Listen to What Mars Sounds like through NASA's InSight Lander

You'll hear blistering gusts of wind, robotic arm movements, and seismic Martian activity.
Fabienne Lang

In March this year, NASA's InSight Lander filmed and recorded audio of what a marsquake — an earthquake on Mars — sounds like.

In this unbelievably cool video, a graph to the left of the frame displays movement that comes up on the seismometer, and to the right is the footage taken from a camera placed on the robotic arm of the InSight. 

The InSight Lander has been placed on Mars to accurately record precise seismic readings, as well as provide 3D models of the planet's interior.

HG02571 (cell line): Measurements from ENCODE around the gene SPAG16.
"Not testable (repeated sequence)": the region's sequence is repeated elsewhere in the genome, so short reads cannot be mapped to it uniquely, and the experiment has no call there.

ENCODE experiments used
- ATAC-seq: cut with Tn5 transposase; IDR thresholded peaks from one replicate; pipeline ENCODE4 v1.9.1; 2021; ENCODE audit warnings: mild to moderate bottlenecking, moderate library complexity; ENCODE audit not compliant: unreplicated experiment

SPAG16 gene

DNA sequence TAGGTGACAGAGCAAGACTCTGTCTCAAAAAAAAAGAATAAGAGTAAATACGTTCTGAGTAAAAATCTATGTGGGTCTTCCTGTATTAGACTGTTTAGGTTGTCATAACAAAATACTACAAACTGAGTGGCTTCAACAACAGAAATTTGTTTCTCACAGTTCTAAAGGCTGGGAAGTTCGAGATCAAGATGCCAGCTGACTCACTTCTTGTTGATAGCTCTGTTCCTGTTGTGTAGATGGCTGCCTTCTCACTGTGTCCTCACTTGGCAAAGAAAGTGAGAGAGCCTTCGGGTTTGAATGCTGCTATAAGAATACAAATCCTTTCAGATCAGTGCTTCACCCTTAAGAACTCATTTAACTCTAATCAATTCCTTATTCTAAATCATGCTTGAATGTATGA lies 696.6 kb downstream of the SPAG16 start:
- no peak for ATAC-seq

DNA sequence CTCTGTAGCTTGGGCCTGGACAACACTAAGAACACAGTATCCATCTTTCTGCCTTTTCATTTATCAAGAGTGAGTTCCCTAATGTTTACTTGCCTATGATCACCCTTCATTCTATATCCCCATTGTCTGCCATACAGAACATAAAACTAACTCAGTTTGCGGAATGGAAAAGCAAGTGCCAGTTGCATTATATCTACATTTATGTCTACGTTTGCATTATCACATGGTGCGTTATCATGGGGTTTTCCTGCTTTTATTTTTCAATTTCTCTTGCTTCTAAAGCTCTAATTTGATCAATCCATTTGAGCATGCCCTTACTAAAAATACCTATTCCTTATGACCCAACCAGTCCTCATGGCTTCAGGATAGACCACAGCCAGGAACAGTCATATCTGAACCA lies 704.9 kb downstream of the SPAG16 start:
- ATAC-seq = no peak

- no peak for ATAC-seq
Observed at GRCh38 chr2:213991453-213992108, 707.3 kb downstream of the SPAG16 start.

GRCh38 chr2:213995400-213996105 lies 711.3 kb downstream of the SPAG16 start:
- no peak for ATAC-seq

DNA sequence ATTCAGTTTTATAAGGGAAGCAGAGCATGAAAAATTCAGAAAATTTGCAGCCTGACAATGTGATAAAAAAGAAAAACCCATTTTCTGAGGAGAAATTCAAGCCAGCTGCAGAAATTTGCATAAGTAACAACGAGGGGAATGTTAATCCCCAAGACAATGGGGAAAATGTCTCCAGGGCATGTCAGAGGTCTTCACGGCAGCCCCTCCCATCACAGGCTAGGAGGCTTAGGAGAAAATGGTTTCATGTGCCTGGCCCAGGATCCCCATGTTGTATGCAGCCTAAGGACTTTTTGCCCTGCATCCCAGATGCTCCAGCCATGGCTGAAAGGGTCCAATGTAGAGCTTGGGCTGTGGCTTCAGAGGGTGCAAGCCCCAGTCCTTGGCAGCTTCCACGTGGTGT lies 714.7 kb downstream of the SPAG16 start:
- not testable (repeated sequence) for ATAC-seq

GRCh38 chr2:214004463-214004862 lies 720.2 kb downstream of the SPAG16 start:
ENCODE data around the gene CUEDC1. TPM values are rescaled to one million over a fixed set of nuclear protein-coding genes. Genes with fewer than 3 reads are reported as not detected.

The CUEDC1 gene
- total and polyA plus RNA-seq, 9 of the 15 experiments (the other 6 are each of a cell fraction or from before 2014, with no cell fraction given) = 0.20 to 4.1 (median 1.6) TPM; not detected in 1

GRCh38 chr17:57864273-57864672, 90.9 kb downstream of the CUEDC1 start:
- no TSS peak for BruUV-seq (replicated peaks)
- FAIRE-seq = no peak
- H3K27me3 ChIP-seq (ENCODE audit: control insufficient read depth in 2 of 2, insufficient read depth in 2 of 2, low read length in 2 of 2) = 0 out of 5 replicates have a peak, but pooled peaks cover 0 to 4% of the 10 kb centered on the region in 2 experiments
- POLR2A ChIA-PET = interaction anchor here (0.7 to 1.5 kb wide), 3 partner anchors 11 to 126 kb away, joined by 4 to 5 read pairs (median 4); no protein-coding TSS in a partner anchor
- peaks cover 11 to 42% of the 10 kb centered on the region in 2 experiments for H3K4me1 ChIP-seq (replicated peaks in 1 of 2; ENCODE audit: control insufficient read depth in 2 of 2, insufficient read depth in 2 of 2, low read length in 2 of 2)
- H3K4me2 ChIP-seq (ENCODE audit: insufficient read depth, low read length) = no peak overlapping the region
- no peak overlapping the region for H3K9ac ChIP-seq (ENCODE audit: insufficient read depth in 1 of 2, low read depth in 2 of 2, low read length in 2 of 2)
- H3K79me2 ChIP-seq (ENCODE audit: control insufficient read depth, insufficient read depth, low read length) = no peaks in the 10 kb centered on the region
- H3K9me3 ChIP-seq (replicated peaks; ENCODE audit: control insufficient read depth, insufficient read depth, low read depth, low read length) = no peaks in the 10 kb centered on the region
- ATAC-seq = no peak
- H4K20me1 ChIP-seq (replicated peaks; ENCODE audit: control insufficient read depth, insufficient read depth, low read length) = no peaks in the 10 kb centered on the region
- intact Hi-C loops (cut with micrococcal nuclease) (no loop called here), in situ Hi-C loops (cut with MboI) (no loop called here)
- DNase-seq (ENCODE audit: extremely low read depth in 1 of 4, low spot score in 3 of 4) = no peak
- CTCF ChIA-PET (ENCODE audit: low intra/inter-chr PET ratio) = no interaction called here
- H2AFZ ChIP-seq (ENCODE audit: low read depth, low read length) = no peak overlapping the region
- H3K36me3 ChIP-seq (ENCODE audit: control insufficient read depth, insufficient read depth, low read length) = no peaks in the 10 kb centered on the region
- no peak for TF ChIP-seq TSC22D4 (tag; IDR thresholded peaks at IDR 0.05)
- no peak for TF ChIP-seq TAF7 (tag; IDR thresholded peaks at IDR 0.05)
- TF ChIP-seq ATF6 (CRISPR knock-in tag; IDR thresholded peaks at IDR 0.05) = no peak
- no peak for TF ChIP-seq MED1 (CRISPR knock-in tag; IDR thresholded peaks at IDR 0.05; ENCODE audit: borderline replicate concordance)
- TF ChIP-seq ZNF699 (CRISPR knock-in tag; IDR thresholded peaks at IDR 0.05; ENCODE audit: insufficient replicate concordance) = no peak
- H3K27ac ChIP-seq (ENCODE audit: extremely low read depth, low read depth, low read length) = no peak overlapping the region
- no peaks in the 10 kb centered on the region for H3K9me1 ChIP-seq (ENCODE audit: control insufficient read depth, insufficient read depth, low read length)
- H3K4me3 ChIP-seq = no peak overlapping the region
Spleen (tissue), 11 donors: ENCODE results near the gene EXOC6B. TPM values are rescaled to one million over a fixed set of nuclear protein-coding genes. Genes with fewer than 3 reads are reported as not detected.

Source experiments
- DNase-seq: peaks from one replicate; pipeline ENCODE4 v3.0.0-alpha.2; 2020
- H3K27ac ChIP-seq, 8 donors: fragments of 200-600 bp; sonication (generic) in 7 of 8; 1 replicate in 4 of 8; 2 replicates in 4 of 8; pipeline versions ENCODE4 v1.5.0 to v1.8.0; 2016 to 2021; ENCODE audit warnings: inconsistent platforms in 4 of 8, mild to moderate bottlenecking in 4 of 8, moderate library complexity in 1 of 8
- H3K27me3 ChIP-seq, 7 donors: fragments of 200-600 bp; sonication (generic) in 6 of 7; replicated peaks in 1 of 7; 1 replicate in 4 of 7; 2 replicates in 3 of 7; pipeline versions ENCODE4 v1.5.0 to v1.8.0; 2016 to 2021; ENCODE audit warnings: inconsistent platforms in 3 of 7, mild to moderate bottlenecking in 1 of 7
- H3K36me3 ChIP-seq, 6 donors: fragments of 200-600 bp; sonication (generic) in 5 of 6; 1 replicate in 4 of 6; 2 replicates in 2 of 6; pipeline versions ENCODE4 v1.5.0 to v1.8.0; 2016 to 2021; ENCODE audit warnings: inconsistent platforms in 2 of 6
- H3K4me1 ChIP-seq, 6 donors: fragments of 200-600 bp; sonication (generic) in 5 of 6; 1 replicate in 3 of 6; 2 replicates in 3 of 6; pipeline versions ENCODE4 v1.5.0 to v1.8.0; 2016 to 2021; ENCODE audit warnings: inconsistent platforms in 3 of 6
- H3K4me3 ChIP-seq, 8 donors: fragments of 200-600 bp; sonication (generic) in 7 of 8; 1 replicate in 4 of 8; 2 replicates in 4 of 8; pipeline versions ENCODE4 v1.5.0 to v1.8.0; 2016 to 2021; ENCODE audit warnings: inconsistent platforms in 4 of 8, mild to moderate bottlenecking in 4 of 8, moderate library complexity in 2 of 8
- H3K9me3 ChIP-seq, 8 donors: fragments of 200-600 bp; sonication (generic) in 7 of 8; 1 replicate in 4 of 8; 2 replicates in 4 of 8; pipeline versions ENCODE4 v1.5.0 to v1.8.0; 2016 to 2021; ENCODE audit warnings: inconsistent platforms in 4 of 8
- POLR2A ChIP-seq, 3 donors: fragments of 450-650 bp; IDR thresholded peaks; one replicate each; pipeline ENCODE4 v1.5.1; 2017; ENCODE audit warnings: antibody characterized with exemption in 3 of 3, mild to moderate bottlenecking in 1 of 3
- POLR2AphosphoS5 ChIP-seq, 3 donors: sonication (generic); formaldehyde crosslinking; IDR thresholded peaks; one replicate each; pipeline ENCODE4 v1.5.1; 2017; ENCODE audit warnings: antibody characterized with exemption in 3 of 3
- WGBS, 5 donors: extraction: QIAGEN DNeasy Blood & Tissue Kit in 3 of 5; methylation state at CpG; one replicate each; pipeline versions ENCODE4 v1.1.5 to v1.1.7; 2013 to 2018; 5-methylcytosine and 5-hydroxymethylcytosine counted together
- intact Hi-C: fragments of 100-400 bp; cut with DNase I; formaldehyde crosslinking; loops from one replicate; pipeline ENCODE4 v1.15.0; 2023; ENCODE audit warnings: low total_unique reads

As the short video plays, not only do you hear what quakes on Mars sound like, you also hear wind gusts, the robotic arm when it moves and shifts positions, and friction from parts within the seismometer. The video explains exactly what you're hearing as it plays along. 

It's intensely impressive knowing that during this video, you are listening to the sounds emanating from another planet. 

Recorded on 6 March this year, on the 98th Martian day, the video's sounds would typically be too faint for the human ear to hear on Mars.

This audio has been sped up ten times and has been processed so that you can listen to the sounds that InSight typically sends back for its scientists to study.

Main Image Source: NASA/JPL-Caltech

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